01/17/2024, 10.07
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Biskek issues new, even more restrictive media law

by Vladimir Rozanskij

Žaparov's administration would like full power to refuse state registration to undesirable media without even having to go through the judgment of a court. Alarm from representatives of the news media at home and abroad.

Bishkek (AsiaNews) - The administration of Kyrgyz President Sadyr Žaparov has drawn up a new bill "on the mass media", which according to jurists from the international foundation Institute Media Policy (IMP) still contains several risks for freedom of expression in Kyrgyzstan.

The text contains contradictions with the national Constitution, in addition to the international norms of the Covenant on civil and political rights, and the observations of the ministries of culture and justice of Bishkek were not even taken into consideration.

The previous variant was presented in May 2023, and according to the IMP in the new proposal there are "excessive and baseless limitations on the activities of journalists". State bodies would be given full freedom to refuse state registration to unwelcome media, and also to block the activity of those already in possession of registration, without any particular legal complications.

Furthermore, the obligation for all websites to register as media outlets remains, increasing the number of institutions and officials involved and thus also causing further burdens on the state budget. There are also no clarifications on the procedures for registering sites, which know no borders on the internet.

The Ministry of Justice would receive the power to unilaterally cancel registration certificates, without the need to go to a court to obtain confirmation of this decision, which appears more authoritarian even than Russian laws, which at least formally pass through the competent judicial offices. This would be one of the most obvious contradictions with Kyrgyzstan's constitutional provisions, which defend the interests of editors, owners and entrepreneurs, as well as those of the user public.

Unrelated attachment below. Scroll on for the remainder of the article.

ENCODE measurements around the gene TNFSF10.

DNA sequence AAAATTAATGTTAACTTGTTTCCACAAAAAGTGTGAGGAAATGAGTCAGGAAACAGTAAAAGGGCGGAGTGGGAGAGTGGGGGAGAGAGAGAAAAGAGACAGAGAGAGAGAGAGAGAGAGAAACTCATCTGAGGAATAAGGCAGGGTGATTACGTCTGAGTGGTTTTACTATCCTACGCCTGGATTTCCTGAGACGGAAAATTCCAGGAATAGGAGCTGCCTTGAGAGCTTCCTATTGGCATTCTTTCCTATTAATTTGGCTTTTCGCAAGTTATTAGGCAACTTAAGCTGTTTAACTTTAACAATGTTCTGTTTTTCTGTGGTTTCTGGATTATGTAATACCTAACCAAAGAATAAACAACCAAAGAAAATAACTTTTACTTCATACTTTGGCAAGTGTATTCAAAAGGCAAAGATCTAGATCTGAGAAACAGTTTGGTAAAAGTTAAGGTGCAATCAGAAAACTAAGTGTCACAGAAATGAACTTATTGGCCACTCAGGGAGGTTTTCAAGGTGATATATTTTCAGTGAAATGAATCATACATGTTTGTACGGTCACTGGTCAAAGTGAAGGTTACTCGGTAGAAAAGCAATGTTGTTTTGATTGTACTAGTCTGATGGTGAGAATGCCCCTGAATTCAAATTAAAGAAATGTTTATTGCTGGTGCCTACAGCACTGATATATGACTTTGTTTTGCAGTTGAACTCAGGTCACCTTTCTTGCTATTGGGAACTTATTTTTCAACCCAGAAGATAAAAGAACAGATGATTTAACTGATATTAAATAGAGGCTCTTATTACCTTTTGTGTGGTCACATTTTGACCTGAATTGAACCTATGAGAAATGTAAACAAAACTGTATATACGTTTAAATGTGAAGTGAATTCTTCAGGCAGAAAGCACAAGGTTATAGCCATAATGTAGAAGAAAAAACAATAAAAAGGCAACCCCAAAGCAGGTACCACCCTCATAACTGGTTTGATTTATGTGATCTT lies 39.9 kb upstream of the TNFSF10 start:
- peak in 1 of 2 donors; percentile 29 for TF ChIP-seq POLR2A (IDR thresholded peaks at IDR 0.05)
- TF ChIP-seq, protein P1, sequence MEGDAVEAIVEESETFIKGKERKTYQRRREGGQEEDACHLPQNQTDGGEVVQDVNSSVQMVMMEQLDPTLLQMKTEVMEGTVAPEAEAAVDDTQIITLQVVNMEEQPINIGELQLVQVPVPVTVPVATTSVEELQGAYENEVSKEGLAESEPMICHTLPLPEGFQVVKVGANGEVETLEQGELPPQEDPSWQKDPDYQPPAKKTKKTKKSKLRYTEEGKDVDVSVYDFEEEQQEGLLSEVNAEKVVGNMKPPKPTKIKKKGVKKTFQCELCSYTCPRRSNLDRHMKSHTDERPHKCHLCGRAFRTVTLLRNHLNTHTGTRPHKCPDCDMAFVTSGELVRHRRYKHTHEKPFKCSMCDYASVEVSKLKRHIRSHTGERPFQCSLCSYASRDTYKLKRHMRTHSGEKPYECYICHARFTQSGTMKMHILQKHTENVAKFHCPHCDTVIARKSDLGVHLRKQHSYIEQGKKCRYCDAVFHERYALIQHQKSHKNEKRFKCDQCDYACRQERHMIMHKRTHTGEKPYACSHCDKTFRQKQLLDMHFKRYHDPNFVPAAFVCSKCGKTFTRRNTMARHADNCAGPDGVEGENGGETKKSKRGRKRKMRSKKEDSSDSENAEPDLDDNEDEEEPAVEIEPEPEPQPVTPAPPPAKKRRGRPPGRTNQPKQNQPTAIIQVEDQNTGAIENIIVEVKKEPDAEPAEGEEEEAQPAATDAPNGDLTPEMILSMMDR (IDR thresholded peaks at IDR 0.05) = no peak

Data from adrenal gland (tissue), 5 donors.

The members of the IMP then turned to the Kyrgyz authorities, asking to entrust a new variant of the law to the competent commissions of the Žogorku Keneš, the Bishkek parliament, rejecting the text proposed by the presidential administration, presented to parliament last December 15th.

The authors of the project insist on the need to modify the current law on the media as it is outdated and unsuitable to respond to the "challenges of the contemporary world" and the needs of Kyrgyz society.

Many jurists and experts, as well as representatives of the world of information in the country, have repeatedly criticized the previous (five) variants of the project, considered threats to freedom of speech and the parameters of a democratic society.

The Venice Commission of the Council of Europe also gave a negative assessment to the bill, which would undermine the rights of free expression of opinions and would entail serious consequences for the activities of the media, which exercise "a role of social control" on life of the country.

The Kyrgyzstan Human Rights Guarantor Agency itself asked last November to rewrite the text of the law, the first variant of which dates back to October 2022, and the speaker of parliament, Nurlanbek Šakiev, assured that the Žogorku Keneš "will evaluate the bill very carefully, taking into account the proposals of journalists and citizens".

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